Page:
Smiling with dead men’s teeth
Throughout the eighteenth and nineteenth centuries, the problem of rotten teeth was a concern that spanned the classes, although with the price of early dentures ranging from between half a guinea to forty pounds, only those from the upper ranks could afford to do very much about it. Early false teeth were heavy and largely for show, incapable of allowing intelligible speech and seldom secure enough to permit chewing. Indeed, various social historians have claimed that the inadequacy of early dentures was one of the main reasons behind the Victorian upper class vogue for eating in one’s bedroom before dinner to insure against embarrassment at the table. Frequently made from ivory or bone and with no enamel to protect them, early dentures were highly susceptible to decay, which often led to infection and vile-smelling breath, and those that weren’t, though they were less prone to rotting, had a rather more unpleasant provenance.
Evanion Collection 6450
On 18 June 1815, the French Army was defeated at the Battle of Waterloo. This culmination of some twelve years of war between France and the opposing European coalition may have effectively ended the political and military career of Napoleon and led to the deaths of in excess of 51,000 men, but it was not without its curious benefits. For during the first half of the nineteenth century, the most popular and profitable breed of dentures available were those made from genuine second-hand teeth, a sudden surfeit of which had just been rendered effectively up-for-grabs by the cull of 1815. These so-called “Waterloo Teeth” – a moniker which quickly became applicable to any set of teeth pilfered from the mouth of a dead soldier and continued in use throughout the Crimean and American Civil Wars – were vastly preferable to those more commonly used in the eighteenth century. These pre-war teeth were frequently acquired from executed criminals, exhumed bodies, dentists’ patients and even animals and were consequently often rotten, worn down or loaded with syphilis. The prospect of an overabundance of young, healthy teeth to be readily pillaged from the battlefield must have been a dentist’s dream.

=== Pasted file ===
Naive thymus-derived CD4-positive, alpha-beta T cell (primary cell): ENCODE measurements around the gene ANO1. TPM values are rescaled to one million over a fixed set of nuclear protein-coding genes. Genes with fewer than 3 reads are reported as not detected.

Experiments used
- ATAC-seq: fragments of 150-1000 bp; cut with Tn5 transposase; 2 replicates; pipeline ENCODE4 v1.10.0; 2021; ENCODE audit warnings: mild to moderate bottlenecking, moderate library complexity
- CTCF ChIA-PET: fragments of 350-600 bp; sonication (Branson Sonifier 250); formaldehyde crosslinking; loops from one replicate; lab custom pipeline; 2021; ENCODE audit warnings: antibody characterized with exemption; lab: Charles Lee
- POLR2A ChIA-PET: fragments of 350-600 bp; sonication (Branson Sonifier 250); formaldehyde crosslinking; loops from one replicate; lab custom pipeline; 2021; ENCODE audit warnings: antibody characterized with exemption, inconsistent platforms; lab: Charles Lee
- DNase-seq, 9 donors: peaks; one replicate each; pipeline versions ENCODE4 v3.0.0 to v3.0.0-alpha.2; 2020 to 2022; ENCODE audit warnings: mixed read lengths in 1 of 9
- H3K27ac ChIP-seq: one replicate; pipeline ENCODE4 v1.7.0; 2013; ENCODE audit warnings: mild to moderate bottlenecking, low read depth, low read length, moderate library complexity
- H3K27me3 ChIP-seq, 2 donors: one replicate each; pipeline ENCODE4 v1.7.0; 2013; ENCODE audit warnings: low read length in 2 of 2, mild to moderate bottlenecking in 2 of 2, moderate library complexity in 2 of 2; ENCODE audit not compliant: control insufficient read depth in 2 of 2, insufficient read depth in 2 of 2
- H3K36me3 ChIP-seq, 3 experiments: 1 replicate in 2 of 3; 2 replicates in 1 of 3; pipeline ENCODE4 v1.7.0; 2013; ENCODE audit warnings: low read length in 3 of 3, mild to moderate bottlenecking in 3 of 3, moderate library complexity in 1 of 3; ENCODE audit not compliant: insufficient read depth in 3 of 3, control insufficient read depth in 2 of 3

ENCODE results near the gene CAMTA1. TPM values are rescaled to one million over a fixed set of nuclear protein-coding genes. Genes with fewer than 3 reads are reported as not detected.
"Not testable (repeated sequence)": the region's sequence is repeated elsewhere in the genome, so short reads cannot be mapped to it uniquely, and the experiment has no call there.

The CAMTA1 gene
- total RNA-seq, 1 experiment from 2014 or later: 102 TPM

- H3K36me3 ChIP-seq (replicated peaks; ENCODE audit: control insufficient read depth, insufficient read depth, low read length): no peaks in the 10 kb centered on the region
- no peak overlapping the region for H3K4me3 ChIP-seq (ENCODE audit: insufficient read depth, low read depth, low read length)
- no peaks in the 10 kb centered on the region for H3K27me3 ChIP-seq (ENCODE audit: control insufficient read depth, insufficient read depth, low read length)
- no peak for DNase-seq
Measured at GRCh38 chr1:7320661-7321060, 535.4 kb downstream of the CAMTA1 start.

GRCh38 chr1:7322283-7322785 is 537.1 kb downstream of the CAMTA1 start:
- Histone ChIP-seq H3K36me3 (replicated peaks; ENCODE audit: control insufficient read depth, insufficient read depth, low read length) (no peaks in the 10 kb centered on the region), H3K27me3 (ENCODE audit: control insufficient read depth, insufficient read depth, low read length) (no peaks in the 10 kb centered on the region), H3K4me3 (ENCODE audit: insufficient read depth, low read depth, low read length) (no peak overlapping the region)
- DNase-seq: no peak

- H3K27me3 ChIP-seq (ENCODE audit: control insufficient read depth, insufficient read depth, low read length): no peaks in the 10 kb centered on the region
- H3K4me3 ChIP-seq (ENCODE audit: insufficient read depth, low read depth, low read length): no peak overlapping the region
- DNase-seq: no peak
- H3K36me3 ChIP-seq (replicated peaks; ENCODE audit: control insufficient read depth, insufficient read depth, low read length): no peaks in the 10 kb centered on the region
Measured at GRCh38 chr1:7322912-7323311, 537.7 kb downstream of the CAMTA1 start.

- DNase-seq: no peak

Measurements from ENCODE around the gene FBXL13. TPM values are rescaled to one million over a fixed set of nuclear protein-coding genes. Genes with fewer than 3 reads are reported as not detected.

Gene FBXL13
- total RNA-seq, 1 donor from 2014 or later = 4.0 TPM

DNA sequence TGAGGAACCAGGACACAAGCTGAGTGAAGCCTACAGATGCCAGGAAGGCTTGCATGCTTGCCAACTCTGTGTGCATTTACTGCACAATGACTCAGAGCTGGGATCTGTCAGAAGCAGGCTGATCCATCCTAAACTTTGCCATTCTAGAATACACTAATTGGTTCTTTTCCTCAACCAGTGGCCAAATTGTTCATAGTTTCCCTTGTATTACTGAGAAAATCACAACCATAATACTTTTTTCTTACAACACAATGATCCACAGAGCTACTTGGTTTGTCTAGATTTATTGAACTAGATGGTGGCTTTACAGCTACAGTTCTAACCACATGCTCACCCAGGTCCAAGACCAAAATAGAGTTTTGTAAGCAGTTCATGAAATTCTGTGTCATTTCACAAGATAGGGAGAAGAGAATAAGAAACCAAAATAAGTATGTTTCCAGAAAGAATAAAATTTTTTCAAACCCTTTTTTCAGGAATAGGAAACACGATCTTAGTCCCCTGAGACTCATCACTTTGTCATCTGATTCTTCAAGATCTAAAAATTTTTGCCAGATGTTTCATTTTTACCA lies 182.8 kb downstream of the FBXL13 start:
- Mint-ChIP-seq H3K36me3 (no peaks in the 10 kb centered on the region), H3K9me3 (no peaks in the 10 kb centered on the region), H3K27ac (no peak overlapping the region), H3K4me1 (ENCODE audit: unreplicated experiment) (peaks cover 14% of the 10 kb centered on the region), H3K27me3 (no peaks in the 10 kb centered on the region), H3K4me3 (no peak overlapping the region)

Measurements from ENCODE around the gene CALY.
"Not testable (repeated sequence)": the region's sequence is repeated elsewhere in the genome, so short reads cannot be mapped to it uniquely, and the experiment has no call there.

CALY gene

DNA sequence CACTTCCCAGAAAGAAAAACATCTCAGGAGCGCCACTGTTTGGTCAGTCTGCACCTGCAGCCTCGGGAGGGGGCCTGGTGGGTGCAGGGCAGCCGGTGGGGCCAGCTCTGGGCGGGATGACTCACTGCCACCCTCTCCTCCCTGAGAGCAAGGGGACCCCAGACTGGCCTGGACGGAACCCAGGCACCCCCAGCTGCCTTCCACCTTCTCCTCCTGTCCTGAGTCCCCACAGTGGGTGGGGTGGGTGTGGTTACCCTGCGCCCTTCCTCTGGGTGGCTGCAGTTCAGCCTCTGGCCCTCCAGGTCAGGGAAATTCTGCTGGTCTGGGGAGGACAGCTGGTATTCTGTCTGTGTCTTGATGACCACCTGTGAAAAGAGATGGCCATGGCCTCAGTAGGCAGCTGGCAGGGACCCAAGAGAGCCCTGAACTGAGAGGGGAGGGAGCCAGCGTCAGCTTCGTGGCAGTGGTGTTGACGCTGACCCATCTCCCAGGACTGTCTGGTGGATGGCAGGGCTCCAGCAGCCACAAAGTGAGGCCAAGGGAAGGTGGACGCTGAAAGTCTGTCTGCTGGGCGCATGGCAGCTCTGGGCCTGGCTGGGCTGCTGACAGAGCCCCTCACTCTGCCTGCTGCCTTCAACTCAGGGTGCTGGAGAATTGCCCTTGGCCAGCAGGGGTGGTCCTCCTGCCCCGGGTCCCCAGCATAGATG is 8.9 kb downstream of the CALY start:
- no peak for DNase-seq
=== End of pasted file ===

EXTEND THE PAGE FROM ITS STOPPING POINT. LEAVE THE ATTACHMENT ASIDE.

Evanion Collection 5389
This fashion for “genuine” dentures, popular though it was, was nonetheless dogged by unappealing “graverobber” connotations and it was consequently during the mid-nineteenth century that more sustainable and palatable styles of false teeth came to the fore. Porcelain teeth, which had actually been in use as far back as the 1770s but had struggled with a tendency to chip, underwent a great transformation thanks to Claudius Ash, a silver and goldsmith who brought his expertise to dentures in the 1820s and 30s when he started manufacturing porcelain teeth mounted on gold plates, with gold springs and wire to hold them in place and make them easier to talk and eat with. Ash & Sons, which became a successful company, went on to devise dental plates made of vulcanite and silver, as well as sickle-shaped metal insets to stabilise single false teeth, aluminium and gold mesh dental strengtheners and silicate cement for fillings, among much else. It was from here that the manufacturing of false teeth really took off, with dentists’ advertisements from the British Library Evanion Collection showcasing the sudden diversity of materials and plates available – from platinum to 18 carat gold. That said, the use of the genuine article in the manufacturing of Victorian dentures did not let up throughout much of the late nineteenth century and it was not until the early twentieth century that one could be certain not to find anyone smiling at you with a set of dead men’s teeth.
Intern, Printed Historical Resources
John Woodforde, The Strange Story of False Teeth, (London, 1968)
Stephanie Pain, “The Great Tooth Robbery” in The New Scientist (London, 16 June 2001)
BBC H2G2, Waterloo Teeth, A History of Dentures (August 24, 2005)